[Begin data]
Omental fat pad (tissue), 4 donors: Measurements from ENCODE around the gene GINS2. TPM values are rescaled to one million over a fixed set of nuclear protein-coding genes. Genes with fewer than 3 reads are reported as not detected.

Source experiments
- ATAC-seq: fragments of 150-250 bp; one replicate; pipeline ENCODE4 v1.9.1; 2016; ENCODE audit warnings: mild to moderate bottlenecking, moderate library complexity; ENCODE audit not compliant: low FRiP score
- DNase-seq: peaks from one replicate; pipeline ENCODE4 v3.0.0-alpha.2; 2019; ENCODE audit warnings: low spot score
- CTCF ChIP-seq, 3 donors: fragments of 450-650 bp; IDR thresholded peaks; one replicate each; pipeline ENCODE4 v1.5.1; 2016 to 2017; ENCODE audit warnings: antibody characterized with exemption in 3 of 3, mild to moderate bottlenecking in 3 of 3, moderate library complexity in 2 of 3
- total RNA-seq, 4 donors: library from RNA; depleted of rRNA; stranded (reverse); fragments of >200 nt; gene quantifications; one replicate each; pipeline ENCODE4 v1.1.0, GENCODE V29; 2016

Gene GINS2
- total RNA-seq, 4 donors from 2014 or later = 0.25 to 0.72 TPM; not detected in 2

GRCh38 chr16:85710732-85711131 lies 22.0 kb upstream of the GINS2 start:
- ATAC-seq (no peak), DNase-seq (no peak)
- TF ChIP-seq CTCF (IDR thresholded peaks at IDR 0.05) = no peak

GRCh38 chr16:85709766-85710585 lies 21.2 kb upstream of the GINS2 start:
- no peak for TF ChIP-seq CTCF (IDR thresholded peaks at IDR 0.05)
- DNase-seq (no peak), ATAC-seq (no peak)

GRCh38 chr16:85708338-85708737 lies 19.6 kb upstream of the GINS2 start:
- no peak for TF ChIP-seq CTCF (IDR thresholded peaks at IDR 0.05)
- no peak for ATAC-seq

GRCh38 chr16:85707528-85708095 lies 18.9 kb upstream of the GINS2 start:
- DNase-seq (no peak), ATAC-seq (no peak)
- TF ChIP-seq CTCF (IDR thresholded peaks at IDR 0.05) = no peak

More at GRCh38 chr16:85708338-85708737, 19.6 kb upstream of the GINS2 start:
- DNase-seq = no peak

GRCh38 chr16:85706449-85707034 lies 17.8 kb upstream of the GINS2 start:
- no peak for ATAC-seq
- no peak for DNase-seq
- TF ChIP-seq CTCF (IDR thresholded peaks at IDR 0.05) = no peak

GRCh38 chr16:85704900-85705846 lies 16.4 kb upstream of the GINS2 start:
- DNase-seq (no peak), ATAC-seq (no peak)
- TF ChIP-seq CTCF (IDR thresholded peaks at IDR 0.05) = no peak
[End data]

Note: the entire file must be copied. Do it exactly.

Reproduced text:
Omental fat pad (tissue), 4 donors: Measurements from ENCODE around the gene GINS2. TPM values are rescaled to one million over a fixed set of nuclear protein-coding genes. Genes with fewer than 3 reads are reported as not detected.

Source experiments
- ATAC-seq: fragments of 150-250 bp; one replicate; pipeline ENCODE4 v1.9.1; 2016; ENCODE audit warnings: mild to moderate bottlenecking, moderate library complexity; ENCODE audit not compliant: low FRiP score
- DNase-seq: peaks from one replicate; pipeline ENCODE4 v3.0.0-alpha.2; 2019; ENCODE audit warnings: low spot score
- CTCF ChIP-seq, 3 donors: fragments of 450-650 bp; IDR thresholded peaks; one replicate each; pipeline ENCODE4 v1.5.1; 2016 to 2017; ENCODE audit warnings: antibody characterized with exemption in 3 of 3, mild to moderate bottlenecking in 3 of 3, moderate library complexity in 2 of 3
- total RNA-seq, 4 donors: library from RNA; depleted of rRNA; stranded (reverse); fragments of >200 nt; gene quantifications; one replicate each; pipeline ENCODE4 v1.1.0, GENCODE V29; 2016

Gene GINS2
- total RNA-seq, 4 donors from 2014 or later = 0.25 to 0.72 TPM; not detected in 2

GRCh38 chr16:85710732-85711131 lies 22.0 kb upstream of the GINS2 start:
- ATAC-seq (no peak), DNase-seq (no peak)
- TF ChIP-seq CTCF (IDR thresholded peaks at IDR 0.05) = no peak

GRCh38 chr16:85709766-85710585 lies 21.2 kb upstream of the GINS2 start:
- no peak for TF ChIP-seq CTCF (IDR thresholded peaks at IDR 0.05)
- DNase-seq (no peak), ATAC-seq (no peak)

GRCh38 chr16:85708338-85708737 lies 19.6 kb upstream of the GINS2 start:
- no peak for TF ChIP-seq CTCF (IDR thresholded peaks at IDR 0.05)
- no peak for ATAC-seq

GRCh38 chr16:85707528-85708095 lies 18.9 kb upstream of the GINS2 start:
- DNase-seq (no peak), ATAC-seq (no peak)
- TF ChIP-seq CTCF (IDR thresholded peaks at IDR 0.05) = no peak

More at GRCh38 chr16:85708338-85708737, 19.6 kb upstream of the GINS2 start:
- DNase-seq = no peak

GRCh38 chr16:85706449-85707034 lies 17.8 kb upstream of the GINS2 start:
- no peak for ATAC-seq
- no peak for DNase-seq
- TF ChIP-seq CTCF (IDR thresholded peaks at IDR 0.05) = no peak

GRCh38 chr16:85704900-85705846 lies 16.4 kb upstream of the GINS2 start:
- DNase-seq (no peak), ATAC-seq (no peak)
- TF ChIP-seq CTCF (IDR thresholded peaks at IDR 0.05) = no peak